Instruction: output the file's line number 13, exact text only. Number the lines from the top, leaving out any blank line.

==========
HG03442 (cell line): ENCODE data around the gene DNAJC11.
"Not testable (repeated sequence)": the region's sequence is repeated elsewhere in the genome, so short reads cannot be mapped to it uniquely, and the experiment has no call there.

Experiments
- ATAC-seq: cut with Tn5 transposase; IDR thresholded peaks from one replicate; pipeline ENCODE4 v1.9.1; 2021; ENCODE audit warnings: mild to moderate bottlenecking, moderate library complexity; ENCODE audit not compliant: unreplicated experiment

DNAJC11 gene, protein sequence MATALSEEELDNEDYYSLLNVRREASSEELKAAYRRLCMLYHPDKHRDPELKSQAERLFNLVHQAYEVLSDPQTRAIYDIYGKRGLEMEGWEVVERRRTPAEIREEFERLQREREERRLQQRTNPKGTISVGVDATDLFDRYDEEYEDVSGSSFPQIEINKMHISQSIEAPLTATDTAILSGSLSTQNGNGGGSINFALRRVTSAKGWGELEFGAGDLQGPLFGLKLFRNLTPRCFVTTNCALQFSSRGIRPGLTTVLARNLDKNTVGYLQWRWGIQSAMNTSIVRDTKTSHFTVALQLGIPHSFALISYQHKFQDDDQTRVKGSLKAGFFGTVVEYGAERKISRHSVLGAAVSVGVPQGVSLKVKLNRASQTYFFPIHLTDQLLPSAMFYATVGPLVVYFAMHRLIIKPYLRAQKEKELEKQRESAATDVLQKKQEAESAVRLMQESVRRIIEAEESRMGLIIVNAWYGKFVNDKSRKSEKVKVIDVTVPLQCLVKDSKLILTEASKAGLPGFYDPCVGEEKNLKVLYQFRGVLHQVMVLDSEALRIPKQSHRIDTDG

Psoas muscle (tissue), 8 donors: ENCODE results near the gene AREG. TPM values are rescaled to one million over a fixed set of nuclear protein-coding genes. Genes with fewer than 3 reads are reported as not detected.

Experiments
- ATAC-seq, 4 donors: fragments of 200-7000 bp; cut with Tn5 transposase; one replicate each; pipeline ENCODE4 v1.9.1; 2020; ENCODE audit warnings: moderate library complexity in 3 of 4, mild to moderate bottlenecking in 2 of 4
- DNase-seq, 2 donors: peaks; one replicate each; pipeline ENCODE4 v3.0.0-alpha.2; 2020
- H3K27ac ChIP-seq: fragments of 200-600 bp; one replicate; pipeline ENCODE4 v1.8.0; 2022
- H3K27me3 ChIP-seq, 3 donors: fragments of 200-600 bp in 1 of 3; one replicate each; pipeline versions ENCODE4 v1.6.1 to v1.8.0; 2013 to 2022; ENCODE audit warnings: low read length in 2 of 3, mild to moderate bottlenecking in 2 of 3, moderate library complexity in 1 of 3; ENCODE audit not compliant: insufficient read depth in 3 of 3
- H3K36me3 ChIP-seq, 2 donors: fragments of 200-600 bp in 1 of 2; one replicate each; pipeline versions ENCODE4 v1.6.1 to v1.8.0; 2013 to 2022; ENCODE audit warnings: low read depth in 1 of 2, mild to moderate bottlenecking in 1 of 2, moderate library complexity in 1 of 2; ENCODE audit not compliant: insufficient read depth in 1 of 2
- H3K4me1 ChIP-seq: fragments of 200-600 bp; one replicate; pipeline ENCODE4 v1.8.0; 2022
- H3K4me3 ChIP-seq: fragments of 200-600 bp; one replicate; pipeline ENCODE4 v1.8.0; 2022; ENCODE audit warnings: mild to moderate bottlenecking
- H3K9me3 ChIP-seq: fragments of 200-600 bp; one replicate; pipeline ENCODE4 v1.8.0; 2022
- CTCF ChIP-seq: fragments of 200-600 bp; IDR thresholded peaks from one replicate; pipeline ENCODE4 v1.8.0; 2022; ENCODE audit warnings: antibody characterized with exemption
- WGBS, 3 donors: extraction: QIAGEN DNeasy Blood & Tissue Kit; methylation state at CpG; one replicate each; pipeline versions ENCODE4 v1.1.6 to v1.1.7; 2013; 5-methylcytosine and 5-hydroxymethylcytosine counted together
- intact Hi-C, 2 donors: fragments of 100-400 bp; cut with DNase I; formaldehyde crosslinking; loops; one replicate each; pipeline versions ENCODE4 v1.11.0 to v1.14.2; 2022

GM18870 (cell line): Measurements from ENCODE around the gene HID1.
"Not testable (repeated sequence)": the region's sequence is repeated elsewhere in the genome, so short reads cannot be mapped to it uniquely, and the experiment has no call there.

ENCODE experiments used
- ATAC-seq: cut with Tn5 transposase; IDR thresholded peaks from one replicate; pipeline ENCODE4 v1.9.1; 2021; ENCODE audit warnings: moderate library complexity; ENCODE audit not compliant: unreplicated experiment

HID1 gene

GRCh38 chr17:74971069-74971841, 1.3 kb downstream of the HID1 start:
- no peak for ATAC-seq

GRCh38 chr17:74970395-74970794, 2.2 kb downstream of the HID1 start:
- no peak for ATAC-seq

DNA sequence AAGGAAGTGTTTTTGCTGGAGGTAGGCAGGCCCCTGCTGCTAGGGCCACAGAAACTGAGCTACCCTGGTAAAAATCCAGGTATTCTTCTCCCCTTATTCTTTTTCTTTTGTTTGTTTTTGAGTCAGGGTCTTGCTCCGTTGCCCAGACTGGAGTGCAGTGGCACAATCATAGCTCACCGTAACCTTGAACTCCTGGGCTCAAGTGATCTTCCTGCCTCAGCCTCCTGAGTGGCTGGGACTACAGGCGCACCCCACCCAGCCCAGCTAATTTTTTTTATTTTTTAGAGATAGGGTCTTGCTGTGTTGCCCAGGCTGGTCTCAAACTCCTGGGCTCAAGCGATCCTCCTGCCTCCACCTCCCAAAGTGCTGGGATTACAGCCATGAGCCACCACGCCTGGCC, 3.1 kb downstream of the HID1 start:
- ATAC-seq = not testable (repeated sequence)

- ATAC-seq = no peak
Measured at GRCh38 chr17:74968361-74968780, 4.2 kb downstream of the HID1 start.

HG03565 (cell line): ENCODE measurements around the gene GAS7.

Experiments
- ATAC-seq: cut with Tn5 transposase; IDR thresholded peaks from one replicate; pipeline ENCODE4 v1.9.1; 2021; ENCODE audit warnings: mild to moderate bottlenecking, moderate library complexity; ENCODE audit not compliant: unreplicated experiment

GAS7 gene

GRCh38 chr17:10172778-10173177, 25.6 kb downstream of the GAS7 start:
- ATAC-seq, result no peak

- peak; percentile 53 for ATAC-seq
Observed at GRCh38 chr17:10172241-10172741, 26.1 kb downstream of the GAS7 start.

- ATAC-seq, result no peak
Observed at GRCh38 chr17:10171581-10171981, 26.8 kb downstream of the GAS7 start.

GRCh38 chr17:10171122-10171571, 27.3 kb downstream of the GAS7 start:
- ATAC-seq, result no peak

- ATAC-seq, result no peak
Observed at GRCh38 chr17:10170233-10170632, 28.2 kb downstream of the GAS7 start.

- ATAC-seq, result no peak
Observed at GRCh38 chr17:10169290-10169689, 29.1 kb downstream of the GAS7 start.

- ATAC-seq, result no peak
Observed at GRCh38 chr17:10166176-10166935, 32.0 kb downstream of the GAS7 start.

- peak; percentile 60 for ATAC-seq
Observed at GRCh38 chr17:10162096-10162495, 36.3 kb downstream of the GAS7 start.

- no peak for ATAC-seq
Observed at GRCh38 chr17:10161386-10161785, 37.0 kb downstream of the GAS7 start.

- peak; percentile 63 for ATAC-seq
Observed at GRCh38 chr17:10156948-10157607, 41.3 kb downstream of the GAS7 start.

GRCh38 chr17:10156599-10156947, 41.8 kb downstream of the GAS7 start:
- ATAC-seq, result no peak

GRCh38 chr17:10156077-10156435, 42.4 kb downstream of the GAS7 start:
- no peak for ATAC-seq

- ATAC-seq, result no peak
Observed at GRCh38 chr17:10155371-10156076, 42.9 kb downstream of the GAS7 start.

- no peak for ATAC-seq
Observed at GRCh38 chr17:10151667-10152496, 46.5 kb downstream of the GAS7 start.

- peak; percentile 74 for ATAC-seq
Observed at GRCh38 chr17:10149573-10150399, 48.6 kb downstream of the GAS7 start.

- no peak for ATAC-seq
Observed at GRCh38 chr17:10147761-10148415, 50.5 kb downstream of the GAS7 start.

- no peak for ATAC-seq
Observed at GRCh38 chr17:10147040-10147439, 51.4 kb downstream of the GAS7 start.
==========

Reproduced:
- H3K4me1 ChIP-seq: fragments of 200-600 bp; one replicate; pipeline ENCODE4 v1.8.0; 2022